Egham Hythe is a compact conservation area, centred on a small enclave of properties adjoining the River Thames.
It is probable that the Roman crossing place of the River Thames was very close to this spot, being a natural berthing point due to the bend in the river and the confluence with the River Colne on the north bank. Hythe is the old word for harbour, indicating that this continued to be an important docking area for the many river craft which traded at Staines since Roman times.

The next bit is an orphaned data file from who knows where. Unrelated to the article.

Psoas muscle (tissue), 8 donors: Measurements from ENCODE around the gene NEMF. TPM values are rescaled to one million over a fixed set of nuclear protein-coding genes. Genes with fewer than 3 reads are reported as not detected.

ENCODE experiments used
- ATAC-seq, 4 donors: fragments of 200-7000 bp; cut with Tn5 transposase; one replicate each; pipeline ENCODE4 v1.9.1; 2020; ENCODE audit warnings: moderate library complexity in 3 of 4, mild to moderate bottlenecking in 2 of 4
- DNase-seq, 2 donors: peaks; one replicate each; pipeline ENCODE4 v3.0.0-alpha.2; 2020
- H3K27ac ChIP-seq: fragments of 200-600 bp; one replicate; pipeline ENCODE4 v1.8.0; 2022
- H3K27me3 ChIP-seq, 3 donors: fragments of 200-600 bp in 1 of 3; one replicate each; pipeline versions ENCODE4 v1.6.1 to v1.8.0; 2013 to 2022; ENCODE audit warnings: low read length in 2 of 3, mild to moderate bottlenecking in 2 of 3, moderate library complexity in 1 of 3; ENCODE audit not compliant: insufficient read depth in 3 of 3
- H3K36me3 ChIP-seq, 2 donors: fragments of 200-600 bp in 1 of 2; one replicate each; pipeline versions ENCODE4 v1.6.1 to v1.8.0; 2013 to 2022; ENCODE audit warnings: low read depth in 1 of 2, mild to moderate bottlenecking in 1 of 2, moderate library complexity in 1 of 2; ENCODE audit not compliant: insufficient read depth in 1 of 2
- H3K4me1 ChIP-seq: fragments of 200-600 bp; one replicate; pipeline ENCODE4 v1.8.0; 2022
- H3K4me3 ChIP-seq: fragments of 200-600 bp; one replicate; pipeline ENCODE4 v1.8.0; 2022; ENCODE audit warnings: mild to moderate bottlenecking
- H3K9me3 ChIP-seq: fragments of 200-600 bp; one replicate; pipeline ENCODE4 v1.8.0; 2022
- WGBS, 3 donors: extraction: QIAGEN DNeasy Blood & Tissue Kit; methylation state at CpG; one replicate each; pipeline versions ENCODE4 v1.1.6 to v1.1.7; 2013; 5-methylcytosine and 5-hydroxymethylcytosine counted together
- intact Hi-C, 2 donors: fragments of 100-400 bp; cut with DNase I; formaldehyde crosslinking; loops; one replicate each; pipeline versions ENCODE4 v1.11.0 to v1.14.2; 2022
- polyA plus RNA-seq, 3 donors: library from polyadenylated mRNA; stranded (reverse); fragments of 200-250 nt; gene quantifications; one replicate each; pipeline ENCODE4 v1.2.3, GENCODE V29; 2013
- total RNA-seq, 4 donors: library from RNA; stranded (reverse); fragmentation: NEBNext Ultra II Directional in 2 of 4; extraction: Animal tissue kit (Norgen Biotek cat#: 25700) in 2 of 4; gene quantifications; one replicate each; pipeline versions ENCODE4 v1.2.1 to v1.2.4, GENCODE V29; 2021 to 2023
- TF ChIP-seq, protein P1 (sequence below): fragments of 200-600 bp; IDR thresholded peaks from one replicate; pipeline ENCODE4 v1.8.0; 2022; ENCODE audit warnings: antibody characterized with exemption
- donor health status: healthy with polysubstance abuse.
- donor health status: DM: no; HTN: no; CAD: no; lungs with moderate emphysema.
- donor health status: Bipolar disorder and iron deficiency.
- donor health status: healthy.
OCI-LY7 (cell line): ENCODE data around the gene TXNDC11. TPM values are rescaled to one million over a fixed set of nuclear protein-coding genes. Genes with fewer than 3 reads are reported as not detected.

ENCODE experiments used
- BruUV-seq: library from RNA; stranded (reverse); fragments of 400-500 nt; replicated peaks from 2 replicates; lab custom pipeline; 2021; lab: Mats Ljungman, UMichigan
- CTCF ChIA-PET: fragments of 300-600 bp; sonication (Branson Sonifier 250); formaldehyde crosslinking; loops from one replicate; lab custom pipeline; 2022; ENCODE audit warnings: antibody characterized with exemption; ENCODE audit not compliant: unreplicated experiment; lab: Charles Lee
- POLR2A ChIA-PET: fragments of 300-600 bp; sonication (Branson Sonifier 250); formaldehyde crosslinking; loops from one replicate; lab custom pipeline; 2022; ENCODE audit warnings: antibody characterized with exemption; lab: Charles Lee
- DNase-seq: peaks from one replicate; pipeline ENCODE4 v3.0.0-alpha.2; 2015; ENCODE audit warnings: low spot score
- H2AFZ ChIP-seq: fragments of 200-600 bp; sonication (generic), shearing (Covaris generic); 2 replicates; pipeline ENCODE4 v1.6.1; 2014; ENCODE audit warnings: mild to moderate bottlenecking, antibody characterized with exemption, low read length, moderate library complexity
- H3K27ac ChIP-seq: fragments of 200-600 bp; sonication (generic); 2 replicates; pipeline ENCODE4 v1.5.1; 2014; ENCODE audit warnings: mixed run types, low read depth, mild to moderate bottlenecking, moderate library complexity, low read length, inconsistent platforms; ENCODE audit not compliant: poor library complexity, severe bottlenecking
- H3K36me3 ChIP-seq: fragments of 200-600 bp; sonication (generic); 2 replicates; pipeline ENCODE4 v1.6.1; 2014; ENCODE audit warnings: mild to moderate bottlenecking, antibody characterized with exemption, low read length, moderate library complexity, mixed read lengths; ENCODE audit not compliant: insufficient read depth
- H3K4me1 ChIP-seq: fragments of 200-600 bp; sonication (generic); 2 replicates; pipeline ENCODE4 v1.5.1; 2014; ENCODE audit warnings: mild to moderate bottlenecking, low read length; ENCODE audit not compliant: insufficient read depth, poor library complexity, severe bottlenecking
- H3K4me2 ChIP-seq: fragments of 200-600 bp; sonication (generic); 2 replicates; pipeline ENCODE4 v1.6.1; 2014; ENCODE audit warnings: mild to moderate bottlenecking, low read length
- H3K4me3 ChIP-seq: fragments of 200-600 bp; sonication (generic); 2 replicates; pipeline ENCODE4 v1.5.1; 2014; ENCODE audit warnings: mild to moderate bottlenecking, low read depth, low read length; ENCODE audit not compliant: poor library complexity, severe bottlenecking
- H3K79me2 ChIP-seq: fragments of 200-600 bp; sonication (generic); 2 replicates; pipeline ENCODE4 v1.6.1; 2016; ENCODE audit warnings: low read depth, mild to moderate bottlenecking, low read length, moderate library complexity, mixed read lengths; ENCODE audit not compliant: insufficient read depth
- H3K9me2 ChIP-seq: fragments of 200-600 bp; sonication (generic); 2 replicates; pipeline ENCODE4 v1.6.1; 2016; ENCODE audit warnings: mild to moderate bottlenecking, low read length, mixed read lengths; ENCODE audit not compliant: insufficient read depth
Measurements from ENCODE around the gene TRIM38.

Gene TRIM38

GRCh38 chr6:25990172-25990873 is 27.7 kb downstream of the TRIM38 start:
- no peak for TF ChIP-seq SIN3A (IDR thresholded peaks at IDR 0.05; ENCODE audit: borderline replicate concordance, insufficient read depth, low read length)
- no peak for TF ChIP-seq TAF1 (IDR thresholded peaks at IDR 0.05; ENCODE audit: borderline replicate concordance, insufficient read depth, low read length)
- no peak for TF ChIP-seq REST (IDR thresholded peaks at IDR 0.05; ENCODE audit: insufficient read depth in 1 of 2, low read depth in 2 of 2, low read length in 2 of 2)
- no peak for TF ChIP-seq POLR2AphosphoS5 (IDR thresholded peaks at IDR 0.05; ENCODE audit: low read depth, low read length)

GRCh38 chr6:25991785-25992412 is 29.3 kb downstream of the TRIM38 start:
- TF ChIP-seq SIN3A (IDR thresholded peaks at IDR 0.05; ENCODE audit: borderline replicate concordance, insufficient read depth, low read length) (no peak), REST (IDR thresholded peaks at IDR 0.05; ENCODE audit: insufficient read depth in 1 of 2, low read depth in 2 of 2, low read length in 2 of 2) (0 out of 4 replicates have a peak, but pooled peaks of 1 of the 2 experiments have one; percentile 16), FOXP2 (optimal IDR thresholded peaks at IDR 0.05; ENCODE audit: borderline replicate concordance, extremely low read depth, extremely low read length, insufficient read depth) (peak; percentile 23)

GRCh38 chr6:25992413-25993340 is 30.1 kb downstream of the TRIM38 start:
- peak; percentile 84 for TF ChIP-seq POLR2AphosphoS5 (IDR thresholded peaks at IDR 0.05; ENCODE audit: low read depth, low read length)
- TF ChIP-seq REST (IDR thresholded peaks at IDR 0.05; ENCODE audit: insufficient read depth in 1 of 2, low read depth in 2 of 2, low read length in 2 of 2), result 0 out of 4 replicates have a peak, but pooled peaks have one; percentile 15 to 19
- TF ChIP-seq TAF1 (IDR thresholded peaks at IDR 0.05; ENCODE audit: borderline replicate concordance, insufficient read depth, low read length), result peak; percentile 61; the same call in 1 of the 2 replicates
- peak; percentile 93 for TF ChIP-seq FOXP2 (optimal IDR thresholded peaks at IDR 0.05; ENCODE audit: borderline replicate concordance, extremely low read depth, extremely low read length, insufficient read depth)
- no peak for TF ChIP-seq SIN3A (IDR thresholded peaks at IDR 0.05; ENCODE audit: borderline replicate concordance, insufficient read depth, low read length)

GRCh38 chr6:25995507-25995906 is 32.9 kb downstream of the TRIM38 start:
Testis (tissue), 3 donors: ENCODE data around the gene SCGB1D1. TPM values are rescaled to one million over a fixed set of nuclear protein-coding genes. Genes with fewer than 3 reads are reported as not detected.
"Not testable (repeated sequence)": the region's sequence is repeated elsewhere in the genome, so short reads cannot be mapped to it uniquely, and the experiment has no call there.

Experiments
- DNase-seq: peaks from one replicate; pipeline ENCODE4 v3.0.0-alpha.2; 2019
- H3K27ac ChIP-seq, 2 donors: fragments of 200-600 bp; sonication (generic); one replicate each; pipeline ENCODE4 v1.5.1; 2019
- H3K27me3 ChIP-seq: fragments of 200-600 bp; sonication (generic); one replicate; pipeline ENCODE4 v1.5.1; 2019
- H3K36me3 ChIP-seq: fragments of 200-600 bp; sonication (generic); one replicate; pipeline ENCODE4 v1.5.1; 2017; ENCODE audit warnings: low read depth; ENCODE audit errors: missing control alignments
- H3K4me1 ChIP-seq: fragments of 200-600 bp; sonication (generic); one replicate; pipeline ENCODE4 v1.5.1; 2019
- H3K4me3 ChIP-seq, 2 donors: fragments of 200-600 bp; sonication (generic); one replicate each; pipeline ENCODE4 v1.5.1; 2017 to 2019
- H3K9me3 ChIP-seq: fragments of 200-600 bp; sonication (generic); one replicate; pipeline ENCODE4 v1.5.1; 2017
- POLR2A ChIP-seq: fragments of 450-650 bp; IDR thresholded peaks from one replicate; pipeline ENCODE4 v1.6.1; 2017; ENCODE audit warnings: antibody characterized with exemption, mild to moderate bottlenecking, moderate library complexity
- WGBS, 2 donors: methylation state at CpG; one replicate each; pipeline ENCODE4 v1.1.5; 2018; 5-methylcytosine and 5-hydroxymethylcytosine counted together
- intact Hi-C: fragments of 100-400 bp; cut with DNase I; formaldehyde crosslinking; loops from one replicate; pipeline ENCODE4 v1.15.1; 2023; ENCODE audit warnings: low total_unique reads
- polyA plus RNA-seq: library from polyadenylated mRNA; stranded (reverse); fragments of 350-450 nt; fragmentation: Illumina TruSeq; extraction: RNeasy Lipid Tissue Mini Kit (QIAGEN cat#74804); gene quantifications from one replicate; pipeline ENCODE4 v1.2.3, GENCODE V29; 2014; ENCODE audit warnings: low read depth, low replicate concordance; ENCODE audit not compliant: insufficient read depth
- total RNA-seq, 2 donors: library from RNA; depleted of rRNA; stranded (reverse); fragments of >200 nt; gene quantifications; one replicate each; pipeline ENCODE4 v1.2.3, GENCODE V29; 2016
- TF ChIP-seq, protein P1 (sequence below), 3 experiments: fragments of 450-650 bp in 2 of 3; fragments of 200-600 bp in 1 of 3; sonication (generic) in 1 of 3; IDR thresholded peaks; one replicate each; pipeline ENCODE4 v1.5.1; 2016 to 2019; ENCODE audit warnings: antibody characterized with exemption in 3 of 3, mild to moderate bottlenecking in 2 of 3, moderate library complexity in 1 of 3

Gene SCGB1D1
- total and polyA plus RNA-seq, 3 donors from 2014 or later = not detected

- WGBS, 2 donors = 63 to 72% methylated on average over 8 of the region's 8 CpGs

There has been a settlement here since at least 1369; today the picturesque row of 18th century style cottages back on to the Thames towpath (wharf) and together with the 17th Century Swan Hotel front the ancient road which lead to the original bridging place of the Thames.
The character of the area has been protected by the building of the modern Staines bridge upstream.
The Egham Hythe conservation area map has been updated to reflect approved boundary changes.